Copper Causes Clash in Methow Valley

By Tom Bacon

A new round in an old fight may be opening in Washington's scenic Methow Valley - a clash between economics and the environment. A Canadian mining company plans to test drill for copper on national forest service land near Mazama in the Methow Valley.

The site's in the middle of one of Washington's most scenic and recreationally popular areas. But underneath the eastern slopes of the north Cascades lies the southern end of a huge copper belt that extends into Washington from British Columbia.

And the Vancouver BC copper mining company Blue River Resources thinks that about a billion pounds of copper is there, near the surface, which would be worth more than 3-billion dollars at today's prices.

Under the 1872 mining law, the US Forest Service is unable to veto mining. It would have the power only to require claim holders to avoid or clean up environmental damage.

The issue has already drawn lively debate. The Forest Service has gotten about 750 comments on the initial exploratory plan, most of them negative. Mining foes fear pollution of the Methow River and its Goat Creek tributary which is a spawning stream for steelhead and bull trout. But there are many who see a new mine as an economic booster shot to offset slumping employment at gold mines in the area.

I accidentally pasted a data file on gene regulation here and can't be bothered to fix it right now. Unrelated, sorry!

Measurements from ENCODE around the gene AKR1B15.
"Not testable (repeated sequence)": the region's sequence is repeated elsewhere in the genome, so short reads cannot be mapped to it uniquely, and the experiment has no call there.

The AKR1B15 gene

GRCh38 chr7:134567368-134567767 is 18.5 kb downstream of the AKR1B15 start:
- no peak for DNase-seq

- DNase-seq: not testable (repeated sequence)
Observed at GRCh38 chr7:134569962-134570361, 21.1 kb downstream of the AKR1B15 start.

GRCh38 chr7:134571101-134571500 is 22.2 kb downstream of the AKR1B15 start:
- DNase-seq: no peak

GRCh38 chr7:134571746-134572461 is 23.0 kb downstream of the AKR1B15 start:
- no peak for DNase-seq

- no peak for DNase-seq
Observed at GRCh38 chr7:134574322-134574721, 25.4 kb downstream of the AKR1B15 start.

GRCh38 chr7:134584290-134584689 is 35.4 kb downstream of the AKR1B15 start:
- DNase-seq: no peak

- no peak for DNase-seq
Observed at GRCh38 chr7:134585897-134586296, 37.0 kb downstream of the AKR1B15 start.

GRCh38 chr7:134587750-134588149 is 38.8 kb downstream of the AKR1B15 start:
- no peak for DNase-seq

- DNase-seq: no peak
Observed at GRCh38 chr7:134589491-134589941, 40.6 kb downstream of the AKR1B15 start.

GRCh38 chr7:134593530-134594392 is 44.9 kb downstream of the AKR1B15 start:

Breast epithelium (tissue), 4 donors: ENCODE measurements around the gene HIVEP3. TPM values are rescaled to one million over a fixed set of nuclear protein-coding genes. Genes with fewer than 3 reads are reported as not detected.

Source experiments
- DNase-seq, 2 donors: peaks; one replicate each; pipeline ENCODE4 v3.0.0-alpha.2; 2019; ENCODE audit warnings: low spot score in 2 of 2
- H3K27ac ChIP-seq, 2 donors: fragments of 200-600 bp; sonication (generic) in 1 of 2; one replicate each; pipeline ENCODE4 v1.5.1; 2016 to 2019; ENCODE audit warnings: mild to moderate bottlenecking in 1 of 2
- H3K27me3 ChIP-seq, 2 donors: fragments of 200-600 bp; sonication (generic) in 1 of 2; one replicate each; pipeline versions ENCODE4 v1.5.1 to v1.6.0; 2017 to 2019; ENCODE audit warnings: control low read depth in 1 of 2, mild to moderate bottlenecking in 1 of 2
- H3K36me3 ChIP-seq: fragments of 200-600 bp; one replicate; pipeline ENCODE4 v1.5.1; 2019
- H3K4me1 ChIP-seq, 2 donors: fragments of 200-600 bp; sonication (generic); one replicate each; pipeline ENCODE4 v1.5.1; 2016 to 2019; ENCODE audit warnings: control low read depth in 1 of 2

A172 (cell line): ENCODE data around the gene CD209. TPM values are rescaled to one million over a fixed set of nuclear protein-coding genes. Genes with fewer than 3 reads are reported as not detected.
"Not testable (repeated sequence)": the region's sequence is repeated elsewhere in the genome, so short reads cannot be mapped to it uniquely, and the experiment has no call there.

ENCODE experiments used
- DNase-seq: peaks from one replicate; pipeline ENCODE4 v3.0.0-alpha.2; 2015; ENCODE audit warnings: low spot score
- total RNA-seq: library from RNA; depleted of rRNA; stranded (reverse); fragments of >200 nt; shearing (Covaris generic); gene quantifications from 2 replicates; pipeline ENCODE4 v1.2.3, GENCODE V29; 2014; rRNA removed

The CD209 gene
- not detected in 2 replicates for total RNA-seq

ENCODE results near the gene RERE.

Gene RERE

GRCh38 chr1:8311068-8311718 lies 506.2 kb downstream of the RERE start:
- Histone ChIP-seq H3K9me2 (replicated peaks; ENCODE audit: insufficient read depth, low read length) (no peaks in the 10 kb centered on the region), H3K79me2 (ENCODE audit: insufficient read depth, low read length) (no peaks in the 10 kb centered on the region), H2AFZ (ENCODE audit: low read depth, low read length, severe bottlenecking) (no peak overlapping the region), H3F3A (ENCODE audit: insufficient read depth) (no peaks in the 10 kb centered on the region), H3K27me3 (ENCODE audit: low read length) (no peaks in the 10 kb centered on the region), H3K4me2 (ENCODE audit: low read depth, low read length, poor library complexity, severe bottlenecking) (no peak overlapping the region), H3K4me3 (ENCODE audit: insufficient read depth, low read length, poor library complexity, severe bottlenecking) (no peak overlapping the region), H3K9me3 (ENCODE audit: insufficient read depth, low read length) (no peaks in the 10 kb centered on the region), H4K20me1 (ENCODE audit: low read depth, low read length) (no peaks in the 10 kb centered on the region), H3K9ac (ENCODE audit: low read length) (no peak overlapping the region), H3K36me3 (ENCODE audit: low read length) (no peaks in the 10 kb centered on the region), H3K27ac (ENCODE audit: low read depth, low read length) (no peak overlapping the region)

Blue River Resources plans to drill up to 15 sampling holes about a thousand feet deep. The drilling may begin later this summer.

Even if the drilling confirms the presence of viable copper deposits, it would be several years before a mine could be operating, given local opposition and required environmental reviews.

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